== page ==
Analyze the electromagnetic emissions of smartphones in search of security holes

Researchers from the Carlos III University of Madrid (UC3M) and the Higher Council of Scientific Research (CSIC) (Spain) are developing a tool that allows analyzing whether mobile phones can suffer cyber attacks to obtain encryption keys through their broadcasts Electromagnetic

This platform, whose objective is to improve the security of mobile phones and other electronic devices that use encryption techniques, has recently been presented in Canada at an international congress focused on the security and privacy of the Internet of Things (Workshop on Security and Privacy on the Internet of Things).

This research focuses on the so-called “side-channel attacks”, which occur when “you try to take advantage of a circumstance (in this case, that an electric current produces a magnetic field) for an illicit benefit (in this case, the attacker tries to extract the private encryption key, which in theory should not have access), “explains one of the researchers, José María de Fuentes, of Computer Security Lab (COSEC) of UC3M.

Traditionally, an attempt was made to attack the encryption algorithm, that is, the procedure to protect information, which usually has a complex mathematical basis. Subsequently, this type of lateral channel attacks has been developed to look for other ways to violate security without having to “break” the mathematics that sustains it. “When the devices are in operation, they use the energy and generate electromagnetic fields. We try to capture their traces to obtain the encryption key and, in turn, the decryption of the data, “explains another of the researchers, Lorena González, also from the COSEC group at UC3M.

“We want to show if these types of devices have vulnerabilities, because if they are attacked by an adversary, that is, if someone calculates the key you are using on your mobile phone, you will be vulnerable and your data will no longer be private,” says another of the researchers, Luis Hernández Encinas, of the Institute of Physical Technologies and Information (ITEFI) of the CSIC.

The main objective of this research is to detect and disclose the vulnerabilities of electronic devices or the chips they contain so that both software and hardware developers can implement appropriate countermeasures to protect the safety of users. “Our next task will be to verify if this has been carried out correctly and to try to attack again to check if there are other types of vulnerabilities,” adds Luis Hernández Encinas.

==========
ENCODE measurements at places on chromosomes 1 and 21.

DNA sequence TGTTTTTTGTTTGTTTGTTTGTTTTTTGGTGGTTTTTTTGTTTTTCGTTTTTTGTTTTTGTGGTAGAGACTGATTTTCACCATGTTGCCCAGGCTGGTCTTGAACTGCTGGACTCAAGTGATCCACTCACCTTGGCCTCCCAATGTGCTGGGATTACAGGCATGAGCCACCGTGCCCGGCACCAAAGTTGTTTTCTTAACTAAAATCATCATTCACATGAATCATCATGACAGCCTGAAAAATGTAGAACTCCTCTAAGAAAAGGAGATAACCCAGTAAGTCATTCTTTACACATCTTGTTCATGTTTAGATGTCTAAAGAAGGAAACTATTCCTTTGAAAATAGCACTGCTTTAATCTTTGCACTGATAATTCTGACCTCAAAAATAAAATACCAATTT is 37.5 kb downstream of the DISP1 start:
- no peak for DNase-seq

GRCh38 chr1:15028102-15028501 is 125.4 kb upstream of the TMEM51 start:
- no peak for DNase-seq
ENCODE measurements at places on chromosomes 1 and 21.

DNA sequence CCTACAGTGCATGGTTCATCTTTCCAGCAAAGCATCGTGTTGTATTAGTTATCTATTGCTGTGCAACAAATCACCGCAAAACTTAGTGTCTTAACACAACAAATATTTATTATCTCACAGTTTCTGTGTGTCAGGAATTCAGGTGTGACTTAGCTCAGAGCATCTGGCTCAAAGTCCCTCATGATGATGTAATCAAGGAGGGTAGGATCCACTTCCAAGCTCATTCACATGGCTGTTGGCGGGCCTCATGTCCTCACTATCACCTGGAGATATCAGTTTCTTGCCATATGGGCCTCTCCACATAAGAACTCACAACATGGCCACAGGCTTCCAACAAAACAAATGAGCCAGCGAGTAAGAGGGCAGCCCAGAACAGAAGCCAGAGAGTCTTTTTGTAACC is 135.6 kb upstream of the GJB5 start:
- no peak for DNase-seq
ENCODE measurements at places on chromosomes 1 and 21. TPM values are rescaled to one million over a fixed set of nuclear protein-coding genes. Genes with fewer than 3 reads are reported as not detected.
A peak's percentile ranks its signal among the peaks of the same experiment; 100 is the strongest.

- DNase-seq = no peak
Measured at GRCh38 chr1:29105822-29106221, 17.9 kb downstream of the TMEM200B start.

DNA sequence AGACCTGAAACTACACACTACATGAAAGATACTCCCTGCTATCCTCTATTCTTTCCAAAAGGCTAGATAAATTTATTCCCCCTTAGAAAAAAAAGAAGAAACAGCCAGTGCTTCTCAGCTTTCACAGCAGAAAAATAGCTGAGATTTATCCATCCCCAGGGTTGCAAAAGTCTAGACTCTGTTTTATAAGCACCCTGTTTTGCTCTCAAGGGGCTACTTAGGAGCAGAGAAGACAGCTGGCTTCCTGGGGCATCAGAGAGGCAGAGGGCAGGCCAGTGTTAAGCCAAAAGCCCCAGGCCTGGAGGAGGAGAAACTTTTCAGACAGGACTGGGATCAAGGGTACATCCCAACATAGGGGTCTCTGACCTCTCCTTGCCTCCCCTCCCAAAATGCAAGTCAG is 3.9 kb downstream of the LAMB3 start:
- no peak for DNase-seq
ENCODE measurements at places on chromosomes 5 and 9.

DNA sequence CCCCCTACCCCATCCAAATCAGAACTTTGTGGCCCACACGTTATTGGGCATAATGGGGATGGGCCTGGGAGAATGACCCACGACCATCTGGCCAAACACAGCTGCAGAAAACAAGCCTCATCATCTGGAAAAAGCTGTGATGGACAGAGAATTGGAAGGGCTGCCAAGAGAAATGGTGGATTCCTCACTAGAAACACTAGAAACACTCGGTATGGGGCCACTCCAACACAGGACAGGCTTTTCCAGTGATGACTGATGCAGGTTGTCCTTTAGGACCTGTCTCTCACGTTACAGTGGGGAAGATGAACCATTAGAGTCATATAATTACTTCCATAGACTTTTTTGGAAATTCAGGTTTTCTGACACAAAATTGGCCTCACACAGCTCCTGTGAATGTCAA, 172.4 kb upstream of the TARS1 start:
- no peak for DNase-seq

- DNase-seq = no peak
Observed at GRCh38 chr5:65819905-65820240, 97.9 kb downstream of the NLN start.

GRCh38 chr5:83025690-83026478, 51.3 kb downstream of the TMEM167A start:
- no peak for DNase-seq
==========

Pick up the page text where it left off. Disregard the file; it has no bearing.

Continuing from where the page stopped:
The most relevant aspect of this project, according to the researchers, is that they are developing an architecture and a work environment where they can continue exploring this type of lateral channel attacks. In fact, there is the possibility of extracting encryption information from other data, such as temperature variations of the device, power consumption or the time it takes for a chip to process a calculation.

This research has been carried out within the framework of CYBERDYNE (Cybersecurity: Data, Information, Risks), an R & D & I program funded by the Ministry of Education, Culture, and Sport of the Community of Madrid and by Structural Funds of the Union European Its main objective is to develop technological tools that allow cyberspace to be a safer and more reliable environment for public administrations, citizens, and businesses. To do this, we work on three main lines of research: the massive analysis of data networks, cooperative cybersecurity and decision support systems in this area. (Source: UC3M / DICYT)